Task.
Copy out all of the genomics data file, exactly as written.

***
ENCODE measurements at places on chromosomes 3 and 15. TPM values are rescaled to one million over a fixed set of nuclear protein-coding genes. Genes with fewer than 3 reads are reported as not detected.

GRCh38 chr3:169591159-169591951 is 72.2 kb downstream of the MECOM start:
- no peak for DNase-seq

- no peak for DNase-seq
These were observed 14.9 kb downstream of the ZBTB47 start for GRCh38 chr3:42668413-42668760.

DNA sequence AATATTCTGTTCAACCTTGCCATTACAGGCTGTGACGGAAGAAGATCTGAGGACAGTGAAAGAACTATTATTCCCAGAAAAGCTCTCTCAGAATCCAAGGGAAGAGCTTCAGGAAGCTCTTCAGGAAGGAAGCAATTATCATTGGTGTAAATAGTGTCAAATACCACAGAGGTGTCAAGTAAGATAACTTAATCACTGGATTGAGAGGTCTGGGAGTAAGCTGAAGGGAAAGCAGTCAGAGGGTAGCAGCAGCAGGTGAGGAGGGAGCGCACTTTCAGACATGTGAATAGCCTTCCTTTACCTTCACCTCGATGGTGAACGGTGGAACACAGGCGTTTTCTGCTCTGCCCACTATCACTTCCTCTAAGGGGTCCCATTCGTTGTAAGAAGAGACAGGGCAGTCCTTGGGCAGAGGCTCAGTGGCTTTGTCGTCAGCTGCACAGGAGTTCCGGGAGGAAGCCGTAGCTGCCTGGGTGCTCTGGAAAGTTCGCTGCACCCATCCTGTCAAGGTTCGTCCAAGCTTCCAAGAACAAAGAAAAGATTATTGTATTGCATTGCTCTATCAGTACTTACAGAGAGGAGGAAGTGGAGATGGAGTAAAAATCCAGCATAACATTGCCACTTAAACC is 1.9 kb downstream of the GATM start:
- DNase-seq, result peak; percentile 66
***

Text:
ENCODE measurements at places on chromosomes 3 and 15. TPM values are rescaled to one million over a fixed set of nuclear protein-coding genes. Genes with fewer than 3 reads are reported as not detected.

GRCh38 chr3:169591159-169591951 is 72.2 kb downstream of the MECOM start:
- no peak for DNase-seq

- no peak for DNase-seq
These were observed 14.9 kb downstream of the ZBTB47 start for GRCh38 chr3:42668413-42668760.

DNA sequence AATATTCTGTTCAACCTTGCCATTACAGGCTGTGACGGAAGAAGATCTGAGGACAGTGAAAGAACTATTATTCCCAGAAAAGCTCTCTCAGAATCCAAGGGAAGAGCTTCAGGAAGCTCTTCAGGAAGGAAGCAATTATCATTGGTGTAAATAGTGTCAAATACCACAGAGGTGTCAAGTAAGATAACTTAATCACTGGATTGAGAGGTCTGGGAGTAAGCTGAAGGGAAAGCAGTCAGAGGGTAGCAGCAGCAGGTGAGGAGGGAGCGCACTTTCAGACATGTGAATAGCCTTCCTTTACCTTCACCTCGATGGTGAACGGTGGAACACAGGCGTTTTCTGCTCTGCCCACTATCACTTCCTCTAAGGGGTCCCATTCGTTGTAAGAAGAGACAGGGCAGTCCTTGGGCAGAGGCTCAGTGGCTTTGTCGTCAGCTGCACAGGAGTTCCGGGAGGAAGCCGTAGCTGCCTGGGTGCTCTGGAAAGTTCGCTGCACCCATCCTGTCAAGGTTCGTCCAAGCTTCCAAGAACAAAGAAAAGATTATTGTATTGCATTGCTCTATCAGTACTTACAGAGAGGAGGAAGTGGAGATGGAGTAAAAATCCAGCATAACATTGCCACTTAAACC is 1.9 kb downstream of the GATM start:
- DNase-seq, result peak; percentile 66